FCC Analysis: A Worrying Lack of Depth
FC Cincinnati's lack of depth was really brought to the fore in the 5-4 loss to the Montreal Impact a few weeks ago. This was somewhat understandable, as both Allan Cruz and Ronald Matarrita were away on international duty, while Geoff Cameron, Caleb Stanko, Kamohelo Mokotjo, and Cody Cropper were unable to travel due to quarantine rules in Canada. With these absences, Stam was limited in what he could do tactically.
But then on Saturday, Jaap Stam decided to make just one, single substitution in a 0-0 game where DC was playing down a man essentially the entire second half.
In the matches since the thriller in Montreal, FC Cincinnati's depth, or lack thereof, has been constantly exposed. There are few, if any, players who seem to be able to come off the bench and change a match. Other players have been on the bench all year and have yet to be given a chance to play at all. A lopsided roster build, along with recent departures, has exposed a lack of defensive options and a plethora of ineffective attacking options.
But disregarding absences, are there more reasons for FCC's poor depth?
Yes. One of the big causes of this is because FCC neither fill up, nor utilize players who are on the supplemental and reserve rosters unless they absolutely must. Players on these rosters are typically from a teams' academy, the college superdraft, were waived from another team, or are a fringe player than can be given the MLS minimum.
These players, if given a chance to contribute to the first team, provide immense value as they have zero cap hit, allowing a club to redistribute its cap space elsewhere.
Minnesota United are a great example of this. They have Dayne St. Clair, Chase Gasper and before he received a new contract, Hassani Dotson on the reserve roster. This means that they have three players who usually start, are costing nothing, which allowed them to splurge this winter and bring in high TAM players like Franco Fragapane and Ramón Ábila, who would likely be DPs for most other teams.
Almost all younger players who come into the reserve and supplemental roster are not the finished products. Instead, they need to be given a chance to develop, with the idea that if they can become meaningful squad players, then they are able to provide significant value and flexibility to a squad, allowing more maneuverability within spots 1-20.
FCC's lack of usage of these spots is partly down to their academy just starting. Other teams who have the benefit of an established academy are able produce players and place them into these reserve spots.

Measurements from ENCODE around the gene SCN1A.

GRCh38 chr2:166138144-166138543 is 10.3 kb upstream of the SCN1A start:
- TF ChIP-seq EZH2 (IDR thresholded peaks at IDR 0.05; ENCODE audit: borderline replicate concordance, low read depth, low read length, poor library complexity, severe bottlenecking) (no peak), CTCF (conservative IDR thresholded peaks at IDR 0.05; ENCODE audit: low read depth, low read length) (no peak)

But what is frustrating is how FCC have been bad the past two years yet still have been unwilling to try and give younger, low-cost options significant first team minutes. Instead, they continuously play and sign older internationals with no long-term future at the club, which creates roster turnover and stymies long-term growth (To be fair, the signings recently have had better age profiles).
To compensate for this, FCC must find more value out of the SuperDraft. They could also trade for other teams' homegrowns and reserve/supplemental players, who likely have no path into the first team. Not filling these spots is negligent, especially considering how spots 1-20 are completely full right now, yet the depth is still so poor.
Too many high TAM Players
FCC currently have too many players on high salaries who are not contributing enough. This has ramifications for the rest of the roster build, as there are holes that need fixing but there is not the squad or cap space to fix the issues.
Below is a list of contracts that can be stated as unequivocally bad based off their production and performances for the team (Not saying the player is bad, could be down to the club)
Kamohelo Mokotjo: 1,000,008 (intl' spot)
Allan Cruz: 1,134,000
Haris Medunjanin: 625,000 (intl' spot)
These are not just bad contracts, but they are also bad contracts that are expensive. The club has to more careful in the future to ensure that a signing fits the ideal system, is compatible with the other personnel, and is not being overpaid for relative to other MLS players.
Other questionable contracts are/were:
Tom Pettersson at 368,000 (intl' spot)*
Franko Kovacevic at 282,000 (intl' spot)*
Maikel Van Der Werff at 435,000
Vermeer (Supplemental but taking up an intl' spot)
*Pettersson and Kovacevic have been transferred out of the club, but their contracts previously prevented flexibility in signing new players.